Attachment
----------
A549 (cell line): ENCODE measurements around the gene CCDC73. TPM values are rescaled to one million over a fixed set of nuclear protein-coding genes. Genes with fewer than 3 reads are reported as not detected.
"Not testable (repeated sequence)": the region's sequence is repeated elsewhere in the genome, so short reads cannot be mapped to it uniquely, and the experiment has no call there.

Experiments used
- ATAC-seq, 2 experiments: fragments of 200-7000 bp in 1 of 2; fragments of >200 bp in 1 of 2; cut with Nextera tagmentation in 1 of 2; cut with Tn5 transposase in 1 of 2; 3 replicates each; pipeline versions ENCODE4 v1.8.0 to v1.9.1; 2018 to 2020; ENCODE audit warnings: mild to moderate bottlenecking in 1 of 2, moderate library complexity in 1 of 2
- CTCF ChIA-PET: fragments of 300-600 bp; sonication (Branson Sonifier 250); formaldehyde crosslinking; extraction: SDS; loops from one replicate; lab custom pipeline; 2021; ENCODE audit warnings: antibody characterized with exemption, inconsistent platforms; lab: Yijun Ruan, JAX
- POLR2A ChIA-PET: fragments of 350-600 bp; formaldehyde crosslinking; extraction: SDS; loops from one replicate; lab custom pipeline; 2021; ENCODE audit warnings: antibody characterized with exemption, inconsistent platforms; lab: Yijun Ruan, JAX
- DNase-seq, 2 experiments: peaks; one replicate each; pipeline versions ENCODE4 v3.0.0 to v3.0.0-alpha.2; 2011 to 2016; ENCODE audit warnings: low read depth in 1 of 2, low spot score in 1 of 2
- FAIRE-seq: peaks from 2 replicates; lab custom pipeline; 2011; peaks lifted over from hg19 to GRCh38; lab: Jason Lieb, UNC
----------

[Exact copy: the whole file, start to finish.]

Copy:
A549 (cell line): ENCODE measurements around the gene CCDC73. TPM values are rescaled to one million over a fixed set of nuclear protein-coding genes. Genes with fewer than 3 reads are reported as not detected.
"Not testable (repeated sequence)": the region's sequence is repeated elsewhere in the genome, so short reads cannot be mapped to it uniquely, and the experiment has no call there.

Experiments used
- ATAC-seq, 2 experiments: fragments of 200-7000 bp in 1 of 2; fragments of >200 bp in 1 of 2; cut with Nextera tagmentation in 1 of 2; cut with Tn5 transposase in 1 of 2; 3 replicates each; pipeline versions ENCODE4 v1.8.0 to v1.9.1; 2018 to 2020; ENCODE audit warnings: mild to moderate bottlenecking in 1 of 2, moderate library complexity in 1 of 2
- CTCF ChIA-PET: fragments of 300-600 bp; sonication (Branson Sonifier 250); formaldehyde crosslinking; extraction: SDS; loops from one replicate; lab custom pipeline; 2021; ENCODE audit warnings: antibody characterized with exemption, inconsistent platforms; lab: Yijun Ruan, JAX
- POLR2A ChIA-PET: fragments of 350-600 bp; formaldehyde crosslinking; extraction: SDS; loops from one replicate; lab custom pipeline; 2021; ENCODE audit warnings: antibody characterized with exemption, inconsistent platforms; lab: Yijun Ruan, JAX
- DNase-seq, 2 experiments: peaks; one replicate each; pipeline versions ENCODE4 v3.0.0 to v3.0.0-alpha.2; 2011 to 2016; ENCODE audit warnings: low read depth in 1 of 2, low spot score in 1 of 2
- FAIRE-seq: peaks from 2 replicates; lab custom pipeline; 2011; peaks lifted over from hg19 to GRCh38; lab: Jason Lieb, UNC